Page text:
Sunday, December 07, 2008
Notes on Dickens 9
Sinyavsky writes of Gogol: his language shifts from the object of speech to speech itself… that is why we perceive Gogol’s prose so distinctly as prose, and not even as a form of putting thoughts into words… it has its content and even if you wish, its subject in itself - this prose which steps forth in the free image of speech about facts worth mentioning, speech in a pure sense about nothing. Substitute Dickens for Gogol, and you have the most accurate description of Dickens’s language as any I have read.
Bayley writes comparing the two: Unlike Dickens’s, Gogol’s words are never interested in exploiting emotion or in their own luxuriant freedom and sentiment; they are much too absorbed in themselves. The Dickensian interest in exploiting the emotion of words (a contentious issue in itself) aside, Bayley puts up a false dichotomy between words' own luxuriant freedom and sentiment and their self-absorption: but to me these two qualities of words define each other, and they are the qualities that both writers share. What else is the self-absorption of Gogol’s words but a luxuriating in their freedom and sentiment/what else is the self-absorption of Dickens's words but a luxuriating in their freedom and sentiment?
Here is Dickens in 1836 describing the morning streets in Sketches by Boz:
Rough sleepy-looking animals of strange appearance, something between ostlers and hackney coachmen begin to take down the shutters of early public houses, and little deal tables, with the ordinary preparations for a street breakfast make their appearance at their customary stations. Numbers of men and women, (principally the latter), carrying on their heads heavy baskets of fruit, toil down the park side of Piccadilly, on their way to Covent Garden, and, following each other in rapid succession, form a long straggling line from thence to the turn of the road at Knightsbridge…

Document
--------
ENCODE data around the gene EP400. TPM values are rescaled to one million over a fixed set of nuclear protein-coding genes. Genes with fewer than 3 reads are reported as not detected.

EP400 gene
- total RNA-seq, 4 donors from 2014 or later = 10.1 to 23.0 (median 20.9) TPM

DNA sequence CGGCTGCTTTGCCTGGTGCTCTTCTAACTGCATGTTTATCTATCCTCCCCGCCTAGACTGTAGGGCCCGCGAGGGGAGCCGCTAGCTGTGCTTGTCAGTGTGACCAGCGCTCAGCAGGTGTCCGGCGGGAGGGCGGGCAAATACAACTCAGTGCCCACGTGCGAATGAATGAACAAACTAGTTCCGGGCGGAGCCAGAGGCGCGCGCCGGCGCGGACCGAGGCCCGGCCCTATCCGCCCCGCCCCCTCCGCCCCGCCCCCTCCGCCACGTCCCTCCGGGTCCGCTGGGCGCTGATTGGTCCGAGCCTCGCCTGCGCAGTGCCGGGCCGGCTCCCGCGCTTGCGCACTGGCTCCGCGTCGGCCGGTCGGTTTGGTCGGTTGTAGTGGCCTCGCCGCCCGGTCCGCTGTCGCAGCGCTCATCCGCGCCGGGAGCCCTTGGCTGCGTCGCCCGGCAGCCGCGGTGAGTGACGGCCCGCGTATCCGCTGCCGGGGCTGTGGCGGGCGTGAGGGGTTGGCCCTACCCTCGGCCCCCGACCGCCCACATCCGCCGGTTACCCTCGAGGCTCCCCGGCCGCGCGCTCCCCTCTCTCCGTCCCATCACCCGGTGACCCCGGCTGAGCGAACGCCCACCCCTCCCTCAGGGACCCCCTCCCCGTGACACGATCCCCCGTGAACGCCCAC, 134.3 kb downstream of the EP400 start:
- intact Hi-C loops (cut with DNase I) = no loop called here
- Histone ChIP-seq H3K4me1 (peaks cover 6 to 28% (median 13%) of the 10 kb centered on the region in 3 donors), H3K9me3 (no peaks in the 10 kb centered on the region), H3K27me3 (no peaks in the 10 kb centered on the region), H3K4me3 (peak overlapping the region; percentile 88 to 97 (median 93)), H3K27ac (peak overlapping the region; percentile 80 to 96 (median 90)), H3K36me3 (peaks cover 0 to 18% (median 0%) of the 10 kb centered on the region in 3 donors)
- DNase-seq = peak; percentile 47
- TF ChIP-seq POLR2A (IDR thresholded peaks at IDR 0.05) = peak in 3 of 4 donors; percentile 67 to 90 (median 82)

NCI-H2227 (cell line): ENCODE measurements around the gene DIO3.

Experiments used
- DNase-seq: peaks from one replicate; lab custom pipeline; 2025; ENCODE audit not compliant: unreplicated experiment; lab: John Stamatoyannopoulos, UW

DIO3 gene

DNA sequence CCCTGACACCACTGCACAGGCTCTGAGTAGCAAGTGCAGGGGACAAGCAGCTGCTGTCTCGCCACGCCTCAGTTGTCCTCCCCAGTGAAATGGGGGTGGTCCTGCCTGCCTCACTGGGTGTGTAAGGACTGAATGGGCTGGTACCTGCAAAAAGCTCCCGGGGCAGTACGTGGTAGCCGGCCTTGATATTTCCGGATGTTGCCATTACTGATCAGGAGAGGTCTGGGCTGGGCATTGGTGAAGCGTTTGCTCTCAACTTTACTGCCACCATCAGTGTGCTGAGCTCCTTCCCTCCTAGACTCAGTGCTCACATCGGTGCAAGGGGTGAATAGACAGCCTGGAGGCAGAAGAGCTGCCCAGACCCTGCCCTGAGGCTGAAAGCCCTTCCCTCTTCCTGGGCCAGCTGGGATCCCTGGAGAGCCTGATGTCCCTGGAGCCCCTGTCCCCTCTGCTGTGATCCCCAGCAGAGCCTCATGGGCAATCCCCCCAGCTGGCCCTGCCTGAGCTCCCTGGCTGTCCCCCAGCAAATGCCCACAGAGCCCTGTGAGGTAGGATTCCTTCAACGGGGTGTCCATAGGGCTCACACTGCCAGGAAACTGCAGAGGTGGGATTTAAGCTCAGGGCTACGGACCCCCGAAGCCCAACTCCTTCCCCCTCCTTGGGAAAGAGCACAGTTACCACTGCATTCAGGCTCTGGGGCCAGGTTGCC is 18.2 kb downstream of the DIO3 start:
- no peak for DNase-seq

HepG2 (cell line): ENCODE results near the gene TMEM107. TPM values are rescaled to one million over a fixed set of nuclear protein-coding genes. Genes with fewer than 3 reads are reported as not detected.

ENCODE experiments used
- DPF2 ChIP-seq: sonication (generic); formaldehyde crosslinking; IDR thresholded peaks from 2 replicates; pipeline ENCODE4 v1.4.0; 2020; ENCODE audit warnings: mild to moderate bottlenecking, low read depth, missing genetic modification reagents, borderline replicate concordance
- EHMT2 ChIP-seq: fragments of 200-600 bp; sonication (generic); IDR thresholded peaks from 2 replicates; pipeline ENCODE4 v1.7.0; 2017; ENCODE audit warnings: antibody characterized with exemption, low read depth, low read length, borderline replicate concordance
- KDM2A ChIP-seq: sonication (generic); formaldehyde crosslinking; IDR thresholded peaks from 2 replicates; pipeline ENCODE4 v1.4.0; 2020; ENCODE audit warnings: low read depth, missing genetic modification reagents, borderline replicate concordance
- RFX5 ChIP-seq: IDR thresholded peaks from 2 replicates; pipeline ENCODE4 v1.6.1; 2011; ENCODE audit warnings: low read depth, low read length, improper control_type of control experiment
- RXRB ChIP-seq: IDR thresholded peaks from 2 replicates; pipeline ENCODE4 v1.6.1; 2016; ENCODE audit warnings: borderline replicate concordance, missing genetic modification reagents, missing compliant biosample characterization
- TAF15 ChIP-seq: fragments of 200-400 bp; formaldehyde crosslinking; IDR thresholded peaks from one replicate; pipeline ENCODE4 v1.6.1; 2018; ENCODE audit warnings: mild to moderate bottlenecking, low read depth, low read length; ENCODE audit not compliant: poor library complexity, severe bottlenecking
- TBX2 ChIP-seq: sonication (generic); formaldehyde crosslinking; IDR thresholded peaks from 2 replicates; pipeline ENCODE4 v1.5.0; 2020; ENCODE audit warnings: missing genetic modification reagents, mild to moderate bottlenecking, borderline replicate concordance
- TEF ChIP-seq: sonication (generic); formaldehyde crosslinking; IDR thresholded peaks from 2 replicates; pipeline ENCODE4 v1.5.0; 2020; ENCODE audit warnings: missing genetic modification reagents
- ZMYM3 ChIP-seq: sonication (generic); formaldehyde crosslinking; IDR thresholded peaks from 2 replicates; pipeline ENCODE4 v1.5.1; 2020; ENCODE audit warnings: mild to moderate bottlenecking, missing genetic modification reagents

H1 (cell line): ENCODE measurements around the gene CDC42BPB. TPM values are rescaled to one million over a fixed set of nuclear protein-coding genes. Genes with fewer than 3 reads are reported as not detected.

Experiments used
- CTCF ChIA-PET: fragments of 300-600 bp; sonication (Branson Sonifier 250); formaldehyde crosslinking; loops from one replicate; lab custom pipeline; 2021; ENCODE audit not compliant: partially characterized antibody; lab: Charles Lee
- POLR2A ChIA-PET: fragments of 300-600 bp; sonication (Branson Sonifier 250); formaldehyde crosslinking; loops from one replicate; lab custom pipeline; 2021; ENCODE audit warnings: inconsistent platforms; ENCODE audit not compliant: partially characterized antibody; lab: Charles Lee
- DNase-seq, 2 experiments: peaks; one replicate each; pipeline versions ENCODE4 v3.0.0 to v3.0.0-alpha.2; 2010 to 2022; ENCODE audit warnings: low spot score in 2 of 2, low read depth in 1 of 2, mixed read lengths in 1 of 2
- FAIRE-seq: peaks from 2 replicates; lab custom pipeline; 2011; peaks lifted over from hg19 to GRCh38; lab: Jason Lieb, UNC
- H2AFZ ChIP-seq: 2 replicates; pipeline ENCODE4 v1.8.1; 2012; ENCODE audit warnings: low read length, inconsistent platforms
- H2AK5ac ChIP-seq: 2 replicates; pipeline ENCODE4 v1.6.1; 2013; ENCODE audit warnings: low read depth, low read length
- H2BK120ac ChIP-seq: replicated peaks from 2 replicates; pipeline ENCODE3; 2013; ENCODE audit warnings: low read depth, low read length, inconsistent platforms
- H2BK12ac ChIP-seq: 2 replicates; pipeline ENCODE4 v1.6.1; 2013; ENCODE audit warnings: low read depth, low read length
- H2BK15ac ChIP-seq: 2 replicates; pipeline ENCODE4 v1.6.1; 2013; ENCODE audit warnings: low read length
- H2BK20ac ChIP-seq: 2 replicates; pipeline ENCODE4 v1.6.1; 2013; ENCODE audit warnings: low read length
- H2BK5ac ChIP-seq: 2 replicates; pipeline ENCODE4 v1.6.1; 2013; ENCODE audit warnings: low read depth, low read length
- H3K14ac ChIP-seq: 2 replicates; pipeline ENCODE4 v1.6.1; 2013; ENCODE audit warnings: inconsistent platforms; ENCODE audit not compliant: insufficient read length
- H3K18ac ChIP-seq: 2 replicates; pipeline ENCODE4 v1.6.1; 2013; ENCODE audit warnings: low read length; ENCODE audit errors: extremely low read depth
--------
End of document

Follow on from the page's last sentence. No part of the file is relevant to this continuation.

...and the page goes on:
And here is Gogol in 1835, describing the morning streets in Nevsky Prospect:
At that time Nevsky Prospect is empty: the stout shop owners and their sales clerks are still asleep in their Holland nightshirts or are soaping their noble cheeks and drinking coffee; beggars gather near the pastry shops, where a sleepy Ganymede, who yesterday was flying about with chocolate like a fly, crawls out, tieless, broom in hand and tosses them stale cakes and leftovers. Down the streets trudge useful folk: Russian muzhaks pass by occasionally, hurrying to work, their boots crusted with lime that even the Ekaterininsky Canal, famous for its cleanliness, would be unable to wash off…
There is the same accumulation of very specific and digressive detail, the same energy in the telling and bustle in the seeing, the same metonymic use of a single swift gesture to delineate a character or an object, the same caricatured sharpness of vision, the same acute awareness of food and drink and their economic ramifications, the same urbanity and wit, the same ironic observations spoken to the side; those noble cheeks and the pastry boy flying about, are very Dickensian, very Gogolian…